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Journal of Abnormal Child Psychology

, Volume 35, Issue 5, pp 729–744 | Cite as

Neurocognitive Functioning in AD/HD, Predominantly Inattentive and Combined Subtypes

  • Mary V. Solanto
  • Sharone N. Gilbert
  • Anu Raj
  • John Zhu
  • Sa`brina Pope-Boyd
  • Brenda Stepak
  • Lucia Vail
  • Jeffrey H. Newcorn
Article

Abstract

The Predominantly Inattentive (PI) and Combined (CB) subtypes of AD/HD differ in cognitive tempo, age of onset, gender ratio, and comorbidity, yet a differentiating endophenotype has not been identified. The aim of this study was to test rigorously diagnosed PI, CB, and typical children on measures selected for their potential to reveal hypothesized differences between the subtypes in specific neurocognitive systems (anterior vs. posterior attentional systems) and processes (arousal vs. activation). Thirty-four CB and 26 PI children meeting full DSM-IV criteria for subtype both in school and at home, without confounding reading disability or emotional disorder, were enrolled along with 20 typically developing children. Neurocognitive functions measured included attention, inhibitory control, working memory, learning, and executive functions. Tasks included the Stroop, Wisconsin Card Sorting Test, Continuous Performance Test (CPT). Buschke Selective Reminding Test, ad the Tower of London (TOL), as well as instruments developed by Posner and Sternberg, and tasks assessing the impact on reaction time varying preparatory intervals and stimulus/response complexity. After co-varying for IQ, subtypes differed primarily on measures of impulsivity during tests of vigilance (CPT) and executive function (TOL), with the CB group showing greater impulsivity than both other groups. In addition, the PI group showed worse performance than CB and control groups on the WISC-III Processing Speed Index. Whether analyzed with or without an IQ co-variate, there was no support in the data for hypothesized differences between subtypes in functioning of the anterior vs. posterior attentional systems, nor in involvement of arousal vs. activation processes. The results indicate that the PI and CB subtypes are best differentiated by ratings, observations and tests of cognitive tempo and behavioral impulsivity. Neuropsychological methods have yet to identify critical neurological substrates of these differences.

Keywords

AD/HD AD/HD subtypes Predominantly inattentive subtype Executive function Neuropsychology Endophenotype Combined subtype Wisconsin Card Sorting Task Posner Continuous Performance Test Tower of London Buschke Selective Reminding Test Delay aversion Sternberg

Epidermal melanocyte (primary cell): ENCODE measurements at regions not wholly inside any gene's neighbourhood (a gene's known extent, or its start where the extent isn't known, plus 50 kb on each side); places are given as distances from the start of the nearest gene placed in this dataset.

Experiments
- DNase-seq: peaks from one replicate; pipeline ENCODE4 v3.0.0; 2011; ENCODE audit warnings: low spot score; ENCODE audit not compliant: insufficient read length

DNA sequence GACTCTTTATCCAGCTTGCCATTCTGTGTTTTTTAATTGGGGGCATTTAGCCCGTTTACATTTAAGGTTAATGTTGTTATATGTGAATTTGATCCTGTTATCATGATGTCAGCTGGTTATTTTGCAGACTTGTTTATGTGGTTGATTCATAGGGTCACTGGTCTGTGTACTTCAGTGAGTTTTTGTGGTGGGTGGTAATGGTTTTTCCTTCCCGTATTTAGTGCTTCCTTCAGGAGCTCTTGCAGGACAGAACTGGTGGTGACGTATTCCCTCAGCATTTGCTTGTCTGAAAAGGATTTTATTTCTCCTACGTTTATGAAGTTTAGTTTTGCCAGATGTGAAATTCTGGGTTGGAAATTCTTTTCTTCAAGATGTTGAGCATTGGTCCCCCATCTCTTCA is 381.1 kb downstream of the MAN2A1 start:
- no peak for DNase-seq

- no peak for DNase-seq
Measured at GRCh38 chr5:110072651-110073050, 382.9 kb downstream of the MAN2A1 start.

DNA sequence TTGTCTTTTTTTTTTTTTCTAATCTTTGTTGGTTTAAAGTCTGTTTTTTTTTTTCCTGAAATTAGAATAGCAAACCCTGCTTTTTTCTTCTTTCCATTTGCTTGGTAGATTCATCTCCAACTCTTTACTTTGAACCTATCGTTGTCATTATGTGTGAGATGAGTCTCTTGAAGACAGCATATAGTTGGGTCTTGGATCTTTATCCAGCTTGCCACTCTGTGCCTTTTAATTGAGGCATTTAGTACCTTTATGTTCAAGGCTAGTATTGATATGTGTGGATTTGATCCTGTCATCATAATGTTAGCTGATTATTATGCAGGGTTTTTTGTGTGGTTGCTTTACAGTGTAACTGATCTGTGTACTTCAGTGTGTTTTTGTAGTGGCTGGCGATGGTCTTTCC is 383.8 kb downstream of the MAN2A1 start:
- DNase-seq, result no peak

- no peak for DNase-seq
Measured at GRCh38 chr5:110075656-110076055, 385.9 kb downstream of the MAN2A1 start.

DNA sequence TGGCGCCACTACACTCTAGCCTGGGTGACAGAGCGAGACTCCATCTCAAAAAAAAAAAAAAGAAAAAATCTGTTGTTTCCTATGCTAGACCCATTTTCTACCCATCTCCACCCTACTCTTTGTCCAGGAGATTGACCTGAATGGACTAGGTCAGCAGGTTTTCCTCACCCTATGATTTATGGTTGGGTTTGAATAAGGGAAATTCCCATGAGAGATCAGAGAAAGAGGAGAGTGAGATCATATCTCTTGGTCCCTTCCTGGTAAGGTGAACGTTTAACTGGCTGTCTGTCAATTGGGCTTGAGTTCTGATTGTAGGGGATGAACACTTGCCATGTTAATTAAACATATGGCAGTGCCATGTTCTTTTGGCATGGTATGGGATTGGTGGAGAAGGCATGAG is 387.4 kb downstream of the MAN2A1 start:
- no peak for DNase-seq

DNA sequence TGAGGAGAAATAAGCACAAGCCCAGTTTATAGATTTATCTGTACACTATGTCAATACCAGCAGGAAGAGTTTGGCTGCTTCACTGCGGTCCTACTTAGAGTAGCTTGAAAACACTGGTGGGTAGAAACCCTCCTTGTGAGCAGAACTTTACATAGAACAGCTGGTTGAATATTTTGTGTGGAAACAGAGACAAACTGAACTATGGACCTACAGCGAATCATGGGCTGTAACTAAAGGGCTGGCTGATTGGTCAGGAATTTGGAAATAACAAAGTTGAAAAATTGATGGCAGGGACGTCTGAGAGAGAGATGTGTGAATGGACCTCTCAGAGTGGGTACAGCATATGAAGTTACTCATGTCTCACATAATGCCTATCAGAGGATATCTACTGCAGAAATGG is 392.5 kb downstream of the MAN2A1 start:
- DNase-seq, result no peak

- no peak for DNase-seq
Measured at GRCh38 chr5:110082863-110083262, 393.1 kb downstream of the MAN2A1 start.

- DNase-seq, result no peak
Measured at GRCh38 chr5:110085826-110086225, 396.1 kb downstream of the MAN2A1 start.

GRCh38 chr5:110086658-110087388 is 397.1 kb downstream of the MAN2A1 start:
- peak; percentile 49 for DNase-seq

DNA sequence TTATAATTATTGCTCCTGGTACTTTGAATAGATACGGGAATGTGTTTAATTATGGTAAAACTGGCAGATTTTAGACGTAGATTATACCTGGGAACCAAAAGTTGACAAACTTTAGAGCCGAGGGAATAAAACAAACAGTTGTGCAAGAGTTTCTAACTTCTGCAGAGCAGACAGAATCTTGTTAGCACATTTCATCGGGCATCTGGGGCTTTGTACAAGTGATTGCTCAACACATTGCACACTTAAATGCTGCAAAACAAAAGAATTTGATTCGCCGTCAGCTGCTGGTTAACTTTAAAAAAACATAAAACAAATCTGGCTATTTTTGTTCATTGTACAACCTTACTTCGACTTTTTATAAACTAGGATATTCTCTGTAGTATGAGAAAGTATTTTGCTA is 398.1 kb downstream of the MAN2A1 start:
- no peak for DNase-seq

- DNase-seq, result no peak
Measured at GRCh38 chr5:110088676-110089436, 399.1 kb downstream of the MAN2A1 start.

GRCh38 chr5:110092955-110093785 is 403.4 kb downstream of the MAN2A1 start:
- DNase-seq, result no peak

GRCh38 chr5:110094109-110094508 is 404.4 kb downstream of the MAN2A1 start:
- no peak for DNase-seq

Notes

Acknowledgments

This work was supported by the following grants to the first author from the National Institute of Child Health and Human Development: HD36688 and HD37803. We extend thanks to: Jim Swanson, Ph.D. and Tim Wigal, Ph.D. for providing the software and support for the Posner and Sternberg tasks; Eliu Turkel, Ph.D. for consultation on data extraction from MEL; and Jeffrey Halperin, Ph.D. for comments on the manuscript. We appreciate the assistance of Gina McSheffrey and Evelyn Velez with data compilation and entry. We extend our thanks to: Mary Cary Ambler, Learning Specialist at the Convent of the Sacred Heart, Greenwich, CT; Don Kramer, Principal of Our Lady of Good Counsel School, N.Y., N.Y.; and Sr. Josephine Cioffi, Principal of St. Ann Parish Elementary School, N.Y., N.Y. for their support of the project. We acknowledge with gratitude the contribution of all the children and parents who participated.

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Copyright information

© Springer Science+Business Media, LLC 2007

Authors and Affiliations

  • Mary V. Solanto
    • 1
  • Sharone N. Gilbert
    • 1
  • Anu Raj
    • 1
  • John Zhu
    • 2
  • Sa`brina Pope-Boyd
    • 1
  • Brenda Stepak
    • 3
  • Lucia Vail
    • 4
  • Jeffrey H. Newcorn
    • 1
  1. 1.Department of PsychiatryThe Mount Sinai School of MedicineNew YorkUSA
  2. 2.Department of PsychologyQueens CollegeNew YorkUSA
  3. 3.Atlantic Rehabilitation CenterMorristownUSA
  4. 4.Center for Intensive Treatment of Personality DisordersSt. Luke’s–Roosevelt Hospital CenterNew YorkUSA

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